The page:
And so we find that a large percentage of the American working class has become and is becoming “owners” of real estate, even landlords. Just how little average equity the worker has in his home is another matter, however, which does not need too much research to unearth. First of all, we have the first mortgage. An article in the Boston Sunday Globe for June 10, ’56 tells us that there is an “unprecedented debt of nearly $90 billions on home mortgages . . .” This mortgage debt, we are informed, “is being repaid by American families with remarkably low rates of fore-closures.” Be this as it may, the picture looks something like this:

Let us say our worker buys a home for $10,000 (a pretty shabby sort of deal at today’s market) and that he gets his loan at 4½% interest. If he pays $60.00 per month for principle and interest it will take him 21 years and 11 months to pay off the loan.[2] But this is not the whole story by any means, for the city or town gets its cut and in most cases these taxes are added to the monthly payments making the total in this case more like $80.00 per, rather than $60.00, and which also means that the $10,000 home has within the span of a typical 20-year mortgage, just about doubled itself in cost.

It never rains but it pours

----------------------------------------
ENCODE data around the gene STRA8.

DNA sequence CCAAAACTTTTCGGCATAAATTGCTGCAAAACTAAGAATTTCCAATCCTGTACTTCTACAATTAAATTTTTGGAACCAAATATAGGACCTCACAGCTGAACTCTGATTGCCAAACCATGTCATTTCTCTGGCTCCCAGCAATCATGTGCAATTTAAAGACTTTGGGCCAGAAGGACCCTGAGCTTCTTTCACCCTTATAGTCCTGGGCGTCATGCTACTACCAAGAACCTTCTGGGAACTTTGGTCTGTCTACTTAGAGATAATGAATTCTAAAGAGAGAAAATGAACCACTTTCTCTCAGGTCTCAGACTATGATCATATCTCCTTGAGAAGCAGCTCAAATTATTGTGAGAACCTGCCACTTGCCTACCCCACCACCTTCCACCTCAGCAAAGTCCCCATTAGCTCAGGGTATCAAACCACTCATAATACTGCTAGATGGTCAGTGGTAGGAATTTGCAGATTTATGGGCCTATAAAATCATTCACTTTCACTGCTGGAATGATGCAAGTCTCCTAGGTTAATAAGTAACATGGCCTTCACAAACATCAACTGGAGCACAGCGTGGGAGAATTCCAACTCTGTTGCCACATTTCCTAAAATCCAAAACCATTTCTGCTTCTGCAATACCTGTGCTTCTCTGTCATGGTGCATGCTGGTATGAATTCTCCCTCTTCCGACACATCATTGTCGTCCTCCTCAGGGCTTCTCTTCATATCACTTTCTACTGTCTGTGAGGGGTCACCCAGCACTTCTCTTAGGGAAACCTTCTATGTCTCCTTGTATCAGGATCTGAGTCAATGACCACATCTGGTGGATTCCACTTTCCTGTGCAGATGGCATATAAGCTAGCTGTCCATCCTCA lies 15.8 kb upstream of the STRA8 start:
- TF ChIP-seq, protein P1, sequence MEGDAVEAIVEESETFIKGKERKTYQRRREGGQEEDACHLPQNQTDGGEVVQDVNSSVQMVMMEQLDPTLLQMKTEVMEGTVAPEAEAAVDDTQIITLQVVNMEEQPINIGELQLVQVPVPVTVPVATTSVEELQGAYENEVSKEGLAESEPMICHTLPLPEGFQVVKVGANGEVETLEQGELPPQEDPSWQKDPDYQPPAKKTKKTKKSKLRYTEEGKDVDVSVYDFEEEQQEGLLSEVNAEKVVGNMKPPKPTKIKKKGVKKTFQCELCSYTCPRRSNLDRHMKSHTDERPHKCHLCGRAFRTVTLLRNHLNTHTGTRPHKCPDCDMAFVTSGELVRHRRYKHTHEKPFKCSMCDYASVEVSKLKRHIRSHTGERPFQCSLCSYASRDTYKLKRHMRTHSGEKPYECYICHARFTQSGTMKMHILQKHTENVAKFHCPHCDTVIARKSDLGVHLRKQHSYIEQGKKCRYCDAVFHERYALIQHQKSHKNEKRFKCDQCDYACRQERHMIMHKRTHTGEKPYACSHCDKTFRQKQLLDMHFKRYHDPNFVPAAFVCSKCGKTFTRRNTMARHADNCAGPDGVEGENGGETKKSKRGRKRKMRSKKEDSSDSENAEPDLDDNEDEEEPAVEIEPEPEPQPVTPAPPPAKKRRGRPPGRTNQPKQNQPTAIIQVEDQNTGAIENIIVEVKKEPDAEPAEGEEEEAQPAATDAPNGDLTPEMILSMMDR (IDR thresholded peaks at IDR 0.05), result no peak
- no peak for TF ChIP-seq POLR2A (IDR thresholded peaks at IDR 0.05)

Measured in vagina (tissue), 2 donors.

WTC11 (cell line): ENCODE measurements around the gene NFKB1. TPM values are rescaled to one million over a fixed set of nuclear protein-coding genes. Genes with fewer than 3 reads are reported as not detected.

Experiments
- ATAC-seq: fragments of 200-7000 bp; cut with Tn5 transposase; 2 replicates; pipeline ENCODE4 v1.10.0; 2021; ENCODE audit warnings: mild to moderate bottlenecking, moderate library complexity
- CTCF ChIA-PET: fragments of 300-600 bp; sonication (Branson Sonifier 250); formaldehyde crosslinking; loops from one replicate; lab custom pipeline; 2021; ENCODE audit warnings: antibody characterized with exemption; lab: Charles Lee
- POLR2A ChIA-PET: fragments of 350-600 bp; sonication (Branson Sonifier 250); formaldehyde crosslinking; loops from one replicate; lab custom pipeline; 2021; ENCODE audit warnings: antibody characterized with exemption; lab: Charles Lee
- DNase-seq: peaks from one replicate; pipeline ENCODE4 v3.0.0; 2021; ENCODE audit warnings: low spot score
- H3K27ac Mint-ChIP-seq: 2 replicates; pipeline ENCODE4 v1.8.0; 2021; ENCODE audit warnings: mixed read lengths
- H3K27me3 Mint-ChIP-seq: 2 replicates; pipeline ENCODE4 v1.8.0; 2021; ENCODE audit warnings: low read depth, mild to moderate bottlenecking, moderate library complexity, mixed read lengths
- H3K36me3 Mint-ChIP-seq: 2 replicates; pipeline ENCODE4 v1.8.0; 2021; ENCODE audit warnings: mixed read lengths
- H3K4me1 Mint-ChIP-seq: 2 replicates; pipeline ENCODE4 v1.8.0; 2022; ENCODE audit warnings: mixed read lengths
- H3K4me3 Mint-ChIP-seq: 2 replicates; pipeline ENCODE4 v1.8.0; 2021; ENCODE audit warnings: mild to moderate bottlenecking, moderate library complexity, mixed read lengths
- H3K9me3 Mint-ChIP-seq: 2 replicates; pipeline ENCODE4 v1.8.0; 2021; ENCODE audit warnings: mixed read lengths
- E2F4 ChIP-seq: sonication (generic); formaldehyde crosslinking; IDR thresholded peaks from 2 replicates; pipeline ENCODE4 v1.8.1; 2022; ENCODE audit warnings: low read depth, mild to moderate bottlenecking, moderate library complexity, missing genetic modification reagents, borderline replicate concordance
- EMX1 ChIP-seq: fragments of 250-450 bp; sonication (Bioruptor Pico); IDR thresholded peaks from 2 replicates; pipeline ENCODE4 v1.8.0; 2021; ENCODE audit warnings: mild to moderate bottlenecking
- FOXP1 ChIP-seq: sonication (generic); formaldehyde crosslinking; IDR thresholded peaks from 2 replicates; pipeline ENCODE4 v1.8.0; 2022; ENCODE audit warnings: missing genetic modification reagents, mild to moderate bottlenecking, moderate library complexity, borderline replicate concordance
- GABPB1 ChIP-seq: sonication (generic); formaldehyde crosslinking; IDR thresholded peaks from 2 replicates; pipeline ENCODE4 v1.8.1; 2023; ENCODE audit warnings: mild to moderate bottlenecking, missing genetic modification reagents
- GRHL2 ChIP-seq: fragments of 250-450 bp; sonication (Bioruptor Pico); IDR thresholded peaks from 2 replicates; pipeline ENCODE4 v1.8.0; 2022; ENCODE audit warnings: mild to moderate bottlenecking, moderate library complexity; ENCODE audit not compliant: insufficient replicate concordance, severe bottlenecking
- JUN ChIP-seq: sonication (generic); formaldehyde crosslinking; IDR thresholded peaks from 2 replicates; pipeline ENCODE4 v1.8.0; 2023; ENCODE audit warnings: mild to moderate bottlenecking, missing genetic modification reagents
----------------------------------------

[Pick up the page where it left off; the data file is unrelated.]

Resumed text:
“The course of true love never runs smooth,” they tell us, nor for that matter is the course of a 20-year mortgage any smoother. A home, like its owners, does not get any younger as time goes on. In fact, figures show that almost 50% of them are at least as old if not older than the workers who buy them and in the years to follow there is much to be done in the way of repair. This section is not required reading for those workers who are able, after a hard day’s labour at the shop or where have you, to repair or replace the roof, paint the sides, instal or repair the plumbing, heating equipment or electric wiring, build a fence, grow and trim a hedge, etc. This applies rather to the overwhelming majority of our fellow-worker home-owners who are too exhausted, or too inexperienced to do the work of a dozen craftsmen in their spare time. These make the grist for the Home Improvement milk with their “easy payment” plans backed by the Government’s Federal Housing Authority or by various Home Improvement Plans sponsored by individual banks. These can tie them up for periods up to five years in amounts ranging up to $2,500 plus interest. Providing, of course, one’s credit still warrants such a loan. For those who have slipped and have fallen by the way-side, credit-wise, there are the second mortgage and other types of friendly finance companies which ask no more than an arm and a leg in return for the loan.